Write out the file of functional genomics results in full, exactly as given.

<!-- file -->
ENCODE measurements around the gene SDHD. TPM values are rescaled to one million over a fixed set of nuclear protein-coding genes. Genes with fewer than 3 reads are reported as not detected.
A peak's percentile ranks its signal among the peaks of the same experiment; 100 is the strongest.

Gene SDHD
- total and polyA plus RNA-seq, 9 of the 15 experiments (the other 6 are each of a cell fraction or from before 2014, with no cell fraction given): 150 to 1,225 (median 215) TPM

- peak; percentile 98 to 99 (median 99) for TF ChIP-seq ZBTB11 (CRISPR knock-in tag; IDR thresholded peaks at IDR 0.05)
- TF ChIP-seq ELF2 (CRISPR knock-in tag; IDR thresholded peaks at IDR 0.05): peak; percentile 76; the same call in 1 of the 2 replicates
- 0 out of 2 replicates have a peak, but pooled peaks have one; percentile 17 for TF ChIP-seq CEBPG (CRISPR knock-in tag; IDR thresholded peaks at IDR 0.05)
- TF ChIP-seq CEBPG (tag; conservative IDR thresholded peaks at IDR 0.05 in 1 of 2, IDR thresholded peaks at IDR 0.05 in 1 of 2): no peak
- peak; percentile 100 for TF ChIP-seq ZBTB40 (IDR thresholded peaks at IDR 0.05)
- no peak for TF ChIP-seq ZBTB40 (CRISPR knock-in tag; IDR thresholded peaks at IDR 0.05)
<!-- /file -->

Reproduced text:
ENCODE measurements around the gene SDHD. TPM values are rescaled to one million over a fixed set of nuclear protein-coding genes. Genes with fewer than 3 reads are reported as not detected.
A peak's percentile ranks its signal among the peaks of the same experiment; 100 is the strongest.

Gene SDHD
- total and polyA plus RNA-seq, 9 of the 15 experiments (the other 6 are each of a cell fraction or from before 2014, with no cell fraction given): 150 to 1,225 (median 215) TPM

- peak; percentile 98 to 99 (median 99) for TF ChIP-seq ZBTB11 (CRISPR knock-in tag; IDR thresholded peaks at IDR 0.05)
- TF ChIP-seq ELF2 (CRISPR knock-in tag; IDR thresholded peaks at IDR 0.05): peak; percentile 76; the same call in 1 of the 2 replicates
- 0 out of 2 replicates have a peak, but pooled peaks have one; percentile 17 for TF ChIP-seq CEBPG (CRISPR knock-in tag; IDR thresholded peaks at IDR 0.05)
- TF ChIP-seq CEBPG (tag; conservative IDR thresholded peaks at IDR 0.05 in 1 of 2, IDR thresholded peaks at IDR 0.05 in 1 of 2): no peak
- peak; percentile 100 for TF ChIP-seq ZBTB40 (IDR thresholded peaks at IDR 0.05)
- no peak for TF ChIP-seq ZBTB40 (CRISPR knock-in tag; IDR thresholded peaks at IDR 0.05)